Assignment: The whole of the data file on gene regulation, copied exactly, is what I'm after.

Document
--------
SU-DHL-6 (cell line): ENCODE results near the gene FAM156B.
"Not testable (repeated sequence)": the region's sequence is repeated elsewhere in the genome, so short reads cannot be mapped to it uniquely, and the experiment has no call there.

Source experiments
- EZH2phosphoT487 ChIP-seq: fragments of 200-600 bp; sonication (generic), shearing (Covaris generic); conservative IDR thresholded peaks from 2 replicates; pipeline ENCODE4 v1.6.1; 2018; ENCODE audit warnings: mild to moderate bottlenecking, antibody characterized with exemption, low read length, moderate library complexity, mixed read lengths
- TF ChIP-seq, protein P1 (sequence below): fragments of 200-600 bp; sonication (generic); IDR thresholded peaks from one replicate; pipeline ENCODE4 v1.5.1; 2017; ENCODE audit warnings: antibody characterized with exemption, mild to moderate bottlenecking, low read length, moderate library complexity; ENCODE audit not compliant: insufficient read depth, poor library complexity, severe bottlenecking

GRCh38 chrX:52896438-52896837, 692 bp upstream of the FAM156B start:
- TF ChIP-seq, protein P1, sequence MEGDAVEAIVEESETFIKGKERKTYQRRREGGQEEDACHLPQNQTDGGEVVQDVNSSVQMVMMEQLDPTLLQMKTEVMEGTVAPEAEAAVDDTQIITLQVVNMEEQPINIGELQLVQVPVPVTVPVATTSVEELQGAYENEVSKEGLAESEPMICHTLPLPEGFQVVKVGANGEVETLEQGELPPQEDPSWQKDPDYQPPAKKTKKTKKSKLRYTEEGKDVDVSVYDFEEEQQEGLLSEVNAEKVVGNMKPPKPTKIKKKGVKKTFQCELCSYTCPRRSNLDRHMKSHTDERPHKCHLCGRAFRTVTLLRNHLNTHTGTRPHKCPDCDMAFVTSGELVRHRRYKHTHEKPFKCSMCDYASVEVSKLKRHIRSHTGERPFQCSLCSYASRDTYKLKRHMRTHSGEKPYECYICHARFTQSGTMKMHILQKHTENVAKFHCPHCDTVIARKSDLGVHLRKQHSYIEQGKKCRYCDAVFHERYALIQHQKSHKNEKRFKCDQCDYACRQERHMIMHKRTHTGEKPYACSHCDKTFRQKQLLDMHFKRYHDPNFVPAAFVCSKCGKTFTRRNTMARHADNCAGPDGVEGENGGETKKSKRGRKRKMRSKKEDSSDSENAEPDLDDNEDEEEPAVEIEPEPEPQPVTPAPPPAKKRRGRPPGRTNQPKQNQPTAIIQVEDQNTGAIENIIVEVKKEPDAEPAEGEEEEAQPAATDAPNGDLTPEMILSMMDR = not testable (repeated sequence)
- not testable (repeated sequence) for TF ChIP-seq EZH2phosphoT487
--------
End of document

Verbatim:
SU-DHL-6 (cell line): ENCODE results near the gene FAM156B.
"Not testable (repeated sequence)": the region's sequence is repeated elsewhere in the genome, so short reads cannot be mapped to it uniquely, and the experiment has no call there.

Source experiments
- EZH2phosphoT487 ChIP-seq: fragments of 200-600 bp; sonication (generic), shearing (Covaris generic); conservative IDR thresholded peaks from 2 replicates; pipeline ENCODE4 v1.6.1; 2018; ENCODE audit warnings: mild to moderate bottlenecking, antibody characterized with exemption, low read length, moderate library complexity, mixed read lengths
- TF ChIP-seq, protein P1 (sequence below): fragments of 200-600 bp; sonication (generic); IDR thresholded peaks from one replicate; pipeline ENCODE4 v1.5.1; 2017; ENCODE audit warnings: antibody characterized with exemption, mild to moderate bottlenecking, low read length, moderate library complexity; ENCODE audit not compliant: insufficient read depth, poor library complexity, severe bottlenecking

GRCh38 chrX:52896438-52896837, 692 bp upstream of the FAM156B start:
- TF ChIP-seq, protein P1, sequence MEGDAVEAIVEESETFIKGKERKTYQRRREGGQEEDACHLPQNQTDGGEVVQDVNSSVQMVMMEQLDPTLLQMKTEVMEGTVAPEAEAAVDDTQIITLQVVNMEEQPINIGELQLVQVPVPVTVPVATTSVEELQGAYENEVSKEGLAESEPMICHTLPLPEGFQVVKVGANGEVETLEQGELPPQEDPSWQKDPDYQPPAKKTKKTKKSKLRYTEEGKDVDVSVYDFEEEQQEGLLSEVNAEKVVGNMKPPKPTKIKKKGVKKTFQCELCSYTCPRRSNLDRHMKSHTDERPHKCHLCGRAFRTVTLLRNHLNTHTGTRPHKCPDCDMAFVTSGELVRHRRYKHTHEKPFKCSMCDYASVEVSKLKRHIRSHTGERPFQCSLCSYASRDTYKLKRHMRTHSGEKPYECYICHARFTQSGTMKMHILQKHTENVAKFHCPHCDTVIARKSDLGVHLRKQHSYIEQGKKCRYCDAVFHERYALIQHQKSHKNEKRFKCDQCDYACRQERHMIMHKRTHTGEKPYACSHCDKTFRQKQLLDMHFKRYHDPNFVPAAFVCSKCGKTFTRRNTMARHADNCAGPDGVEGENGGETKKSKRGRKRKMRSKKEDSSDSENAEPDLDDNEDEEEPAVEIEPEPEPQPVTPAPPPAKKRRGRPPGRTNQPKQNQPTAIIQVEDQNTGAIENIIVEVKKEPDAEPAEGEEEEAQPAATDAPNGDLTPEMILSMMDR = not testable (repeated sequence)
- not testable (repeated sequence) for TF ChIP-seq EZH2phosphoT487